Velcro® sneakers are canvas shoes that use Velcro® straps in place of laces. Sneakers are an athletic running shoe with a rubber sole and soft upper material. They are designed to be worn while participating in a sporting activity, but have become very popular as a casual shoe.
Invented in 1941 by George de Mestral, Velcro® is designed to allow two materials to be firmly connected but easily undone. He was inspired when removing burrs from his dog's coat after a walk outside. Velcro® has a wide number of applications, but there were challenges in the manufacture of the product that delayed its success.
Velcro® did not gain widespread acceptance in the consumer marketplace until 1978, when the international patents taken out in the 1950's expired. Manufactures in Asia produced a wide range of Velcro® products at a lower cost and were able to encourage use in industry as well as commercial products. This change, combined with improvements in the manufacturing process accelerated the application of Velcro® as a reusable fastener.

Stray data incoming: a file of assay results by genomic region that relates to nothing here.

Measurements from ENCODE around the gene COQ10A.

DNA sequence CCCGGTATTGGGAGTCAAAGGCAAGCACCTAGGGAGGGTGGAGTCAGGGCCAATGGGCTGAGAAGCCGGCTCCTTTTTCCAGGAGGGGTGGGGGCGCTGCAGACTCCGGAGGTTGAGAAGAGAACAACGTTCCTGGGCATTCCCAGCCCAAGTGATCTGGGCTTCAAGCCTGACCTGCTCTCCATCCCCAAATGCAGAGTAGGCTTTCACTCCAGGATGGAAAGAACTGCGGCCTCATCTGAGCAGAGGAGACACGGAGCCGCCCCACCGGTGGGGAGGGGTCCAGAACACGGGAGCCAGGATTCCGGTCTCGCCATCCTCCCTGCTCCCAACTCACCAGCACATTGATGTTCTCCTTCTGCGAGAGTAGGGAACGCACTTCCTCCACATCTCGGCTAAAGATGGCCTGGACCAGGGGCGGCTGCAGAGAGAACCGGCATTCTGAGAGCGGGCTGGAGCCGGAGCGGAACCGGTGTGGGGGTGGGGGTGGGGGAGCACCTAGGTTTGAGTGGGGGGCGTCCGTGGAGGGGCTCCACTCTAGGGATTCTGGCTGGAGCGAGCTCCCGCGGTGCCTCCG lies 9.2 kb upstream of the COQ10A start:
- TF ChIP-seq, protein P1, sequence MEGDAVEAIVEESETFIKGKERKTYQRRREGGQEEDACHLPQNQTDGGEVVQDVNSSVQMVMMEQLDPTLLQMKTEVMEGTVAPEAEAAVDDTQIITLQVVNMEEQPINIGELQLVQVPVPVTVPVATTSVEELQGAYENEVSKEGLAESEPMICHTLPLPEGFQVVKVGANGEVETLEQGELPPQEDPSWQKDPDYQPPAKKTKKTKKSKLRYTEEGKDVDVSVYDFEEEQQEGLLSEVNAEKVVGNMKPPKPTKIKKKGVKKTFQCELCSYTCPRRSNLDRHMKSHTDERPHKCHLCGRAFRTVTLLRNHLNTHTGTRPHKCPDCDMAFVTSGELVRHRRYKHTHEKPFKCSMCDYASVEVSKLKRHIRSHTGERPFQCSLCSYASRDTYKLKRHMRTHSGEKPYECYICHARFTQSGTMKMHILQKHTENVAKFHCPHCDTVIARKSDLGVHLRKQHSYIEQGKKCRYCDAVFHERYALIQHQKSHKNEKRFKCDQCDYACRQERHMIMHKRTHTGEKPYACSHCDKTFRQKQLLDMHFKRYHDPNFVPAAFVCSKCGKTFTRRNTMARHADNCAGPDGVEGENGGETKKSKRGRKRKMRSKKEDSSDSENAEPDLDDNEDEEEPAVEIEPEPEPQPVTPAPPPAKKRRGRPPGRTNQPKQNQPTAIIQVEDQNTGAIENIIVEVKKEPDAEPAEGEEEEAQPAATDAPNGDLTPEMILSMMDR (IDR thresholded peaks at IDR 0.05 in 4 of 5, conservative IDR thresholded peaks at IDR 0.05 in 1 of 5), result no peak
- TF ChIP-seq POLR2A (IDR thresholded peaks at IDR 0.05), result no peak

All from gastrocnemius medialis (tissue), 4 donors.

Velcro® sneakers were very popular in the mid 1980's with both young and old consumers for the ease and security of the closure. The trend began to fade in the early 1990's, with Velcro® sneakers targeted to preschoolers and seniors.
The invention of Velcro® sneakers occurred at a time when an increasing number of women with small children were returning to the workforce full-time. Day care became more acceptable and widely available. Velcro® sneakers were a wonderful way to overcome the stage when the children lack the manual dexterity to tie their own shoelaces.
Senior citizens are also a key consumer of Velcro® sneakers. Shoes with rubber soles provide a firming footing and Velcro® allows the shoe to be firmly secured without the difficulty of bending down to find and tie laces. As they don't come undone, there is no risk of tripping on a shoelace, reducing the risk of falls.
When purchasing Velcro® sneakers, check the method used to secure the Velcro® to the sneaker. It should be sewn into the shoe itself. Glue is a quicker method, but soon becomes undone over time, as it is not designed to withstand the pulling needed to secure the shoe. Investigate the quality of materials used in the overall shoe. The sidewalls should be fairly firm, as laces are not available to provide additional support for the foot.